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In New Geography, Joel Kotkin proposes a better way to look at what’s happening in America:
Today America’s class structure is increasingly ossified, and this affects not only minorities, who are hit disproportionately, but also many whites, who constitute more than 40 percent of the nation’s poor. Upward mobility has stalled under both Bush and Obama, not only for minorities but for vast swaths of working class and middle class Americans. Increasingly, it’s not the color of one’s skin that determines one’s place in society, but access to education and capital, often the inherited variety.
Worries about upward mobility have been mounting for a generation, and according to Pew, only one-third of Americans currently believe the next generation will do better than them. Indeed, in some surveys pessimism about the next generation stands at an all-time high.
But race is not the main determinant in looking to the future. The greatest dismay, in fact, is felt among working class and middle class whites, who are generally much more pessimistic about the future for themselves than are either African-Americans or Hispanics.
So it’s not race, but class — that word that Americans recoil from, reflexively — that’s behind the current uneasiness, pessimism, and even anger in the American electorate. The idea that the system is stacked against you if you’re not born into the right social class is incredibly powerful: it’s as if all our anxieties about taxes, government spending, crony capitalism, and wealthy, lefty social preferences all converge and ripple out of the same place.
Conservatives don’t like to talk about class:
Republicans, particularly those closest to Wall Street, also seem to have a problem even admitting the existence of the class issue. Conservatives economists repeatedly downplay ever greater insecurity about jobs, the affordability of decent housing and generally lower net worths for all but the highly affluent. Convinced that any discussion about these issues constitutes unseemly “class warfare,” the right’s intellectual leadership seems incapable of addressing these concerns.
But also because the way to really address the inequities in the current system seem to require that conservatives and Republicans be willing to look at things like the tax code, at the way capital gains taxes are calculated and imposed, and maybe at the way the government spends money, which right now seems to favor either gigantic corporations with long arms in DC or insane progressive leftist commies and government employee unions. It’s easy to see why nobody’s itching to do that.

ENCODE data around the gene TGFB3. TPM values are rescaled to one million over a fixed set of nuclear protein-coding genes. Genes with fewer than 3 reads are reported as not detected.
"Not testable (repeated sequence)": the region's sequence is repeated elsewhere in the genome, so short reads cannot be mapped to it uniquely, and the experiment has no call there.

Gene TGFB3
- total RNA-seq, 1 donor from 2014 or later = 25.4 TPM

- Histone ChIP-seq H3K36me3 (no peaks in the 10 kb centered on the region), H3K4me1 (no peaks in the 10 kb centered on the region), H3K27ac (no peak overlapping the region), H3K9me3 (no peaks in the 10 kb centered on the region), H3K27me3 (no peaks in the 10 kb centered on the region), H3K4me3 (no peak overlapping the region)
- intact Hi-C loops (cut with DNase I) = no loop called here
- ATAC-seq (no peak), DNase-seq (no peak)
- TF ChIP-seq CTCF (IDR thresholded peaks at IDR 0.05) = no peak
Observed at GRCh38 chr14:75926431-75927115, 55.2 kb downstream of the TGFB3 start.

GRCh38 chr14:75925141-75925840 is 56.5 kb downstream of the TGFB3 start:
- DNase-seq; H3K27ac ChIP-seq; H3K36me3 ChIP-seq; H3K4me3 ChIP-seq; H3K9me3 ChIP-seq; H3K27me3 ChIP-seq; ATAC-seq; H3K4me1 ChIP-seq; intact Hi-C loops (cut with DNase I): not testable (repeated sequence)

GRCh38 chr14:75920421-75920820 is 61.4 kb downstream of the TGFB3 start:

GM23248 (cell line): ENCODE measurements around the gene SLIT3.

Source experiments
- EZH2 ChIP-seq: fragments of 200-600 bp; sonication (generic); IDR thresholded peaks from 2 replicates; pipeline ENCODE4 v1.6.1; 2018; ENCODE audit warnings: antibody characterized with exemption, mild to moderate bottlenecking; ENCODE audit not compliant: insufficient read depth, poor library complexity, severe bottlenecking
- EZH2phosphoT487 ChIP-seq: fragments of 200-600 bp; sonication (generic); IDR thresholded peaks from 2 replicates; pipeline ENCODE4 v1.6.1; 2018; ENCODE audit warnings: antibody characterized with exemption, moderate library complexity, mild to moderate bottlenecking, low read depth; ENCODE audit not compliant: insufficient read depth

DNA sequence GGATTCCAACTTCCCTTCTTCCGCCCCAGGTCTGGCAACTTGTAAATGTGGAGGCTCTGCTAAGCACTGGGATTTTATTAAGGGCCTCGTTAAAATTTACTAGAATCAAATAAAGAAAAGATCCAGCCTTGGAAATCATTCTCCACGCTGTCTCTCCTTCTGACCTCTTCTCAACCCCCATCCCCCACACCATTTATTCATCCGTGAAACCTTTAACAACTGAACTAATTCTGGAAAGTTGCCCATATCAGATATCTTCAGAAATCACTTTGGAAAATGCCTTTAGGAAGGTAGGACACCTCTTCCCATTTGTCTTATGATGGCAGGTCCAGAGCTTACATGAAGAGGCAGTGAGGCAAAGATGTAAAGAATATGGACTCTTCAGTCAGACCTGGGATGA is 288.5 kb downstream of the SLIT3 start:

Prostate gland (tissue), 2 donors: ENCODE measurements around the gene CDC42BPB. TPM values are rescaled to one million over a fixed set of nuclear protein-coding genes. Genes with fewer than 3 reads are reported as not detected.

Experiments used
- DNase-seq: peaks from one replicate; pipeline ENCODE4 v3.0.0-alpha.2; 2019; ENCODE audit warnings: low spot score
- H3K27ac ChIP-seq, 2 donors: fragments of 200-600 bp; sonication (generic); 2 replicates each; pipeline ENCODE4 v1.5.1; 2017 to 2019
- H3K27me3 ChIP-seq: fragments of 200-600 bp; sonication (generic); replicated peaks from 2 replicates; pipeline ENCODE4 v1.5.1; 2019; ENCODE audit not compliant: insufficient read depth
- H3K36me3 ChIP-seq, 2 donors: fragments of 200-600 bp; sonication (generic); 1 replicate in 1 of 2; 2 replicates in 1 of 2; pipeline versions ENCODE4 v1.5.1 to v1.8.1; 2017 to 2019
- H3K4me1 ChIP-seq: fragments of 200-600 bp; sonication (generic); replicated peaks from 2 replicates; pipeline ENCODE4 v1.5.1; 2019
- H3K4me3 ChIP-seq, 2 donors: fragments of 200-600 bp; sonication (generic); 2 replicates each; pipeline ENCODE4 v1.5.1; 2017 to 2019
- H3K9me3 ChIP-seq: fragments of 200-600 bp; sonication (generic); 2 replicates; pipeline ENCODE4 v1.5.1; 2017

Here’s what worries me: we already know that the American voter is easily persuaded that government spending is an acceptable solution. They proved it twice when they voted for Obama; yes, yes, I know he’s currently unpopular, but anyone who thinks that this means that Big Government spending is on the wane is living in Fantasyland. So if the American voter is still wobbly when it comes to spending, what kind of spending should we be engaging in?
(And I’m going to duck quickly because I know some of my Ricochet friends are about to throw a chair at me… But still: a thought experiment.)
Kotkin goes out on a limb, here, which will probably raise the hackles of solid small-government folk:
Ultimately, the best way to address class concerns, as well as those of minorities, would be to spark strong economic growth, particularly in the energy, manufacturing, and construction sectors, which tend to offer higher wage employment for them. Both Latinos and African-American made their biggest economic strides when the economy was booming under Presidents Reagan and Clinton, both of whom have been criticized for “trickle down” policies.
In the old Democratic Party, from Truman to Clinton, this approach would be an easy sell. A policy that encouraged building new water facilities, expanding domestic energy, manufacturing and construction, particularly single family homes, would have widespread appeal to working and middle class voters. But a growth agenda likely would face much opposition from the president’s green gentry base, who seem perfectly content with an economy that rewards insiders, venture capitalists, and companies that employ few people, largely the best educated and positioned.
I’ll crawl a little bit out on that same limb, along with Kotkin and a few others. If we assume, from a practical standpoint, that the federal government is going to spend money, that the American people who voted for Reagan and Obama still harbor a soft spot for a Big Federal Program, then what?
What would you say about an unapologetic pro-American government, focused on economic growth, middle class income, an end to crony capitalism, border security, a robust military, higher tariffs, and energy independence? It would have been, not too long ago, the Pat Buchanan administration. I’m not saying I agree with it, or would advocate its positions, but — looking at the politics, it makes a certain sense.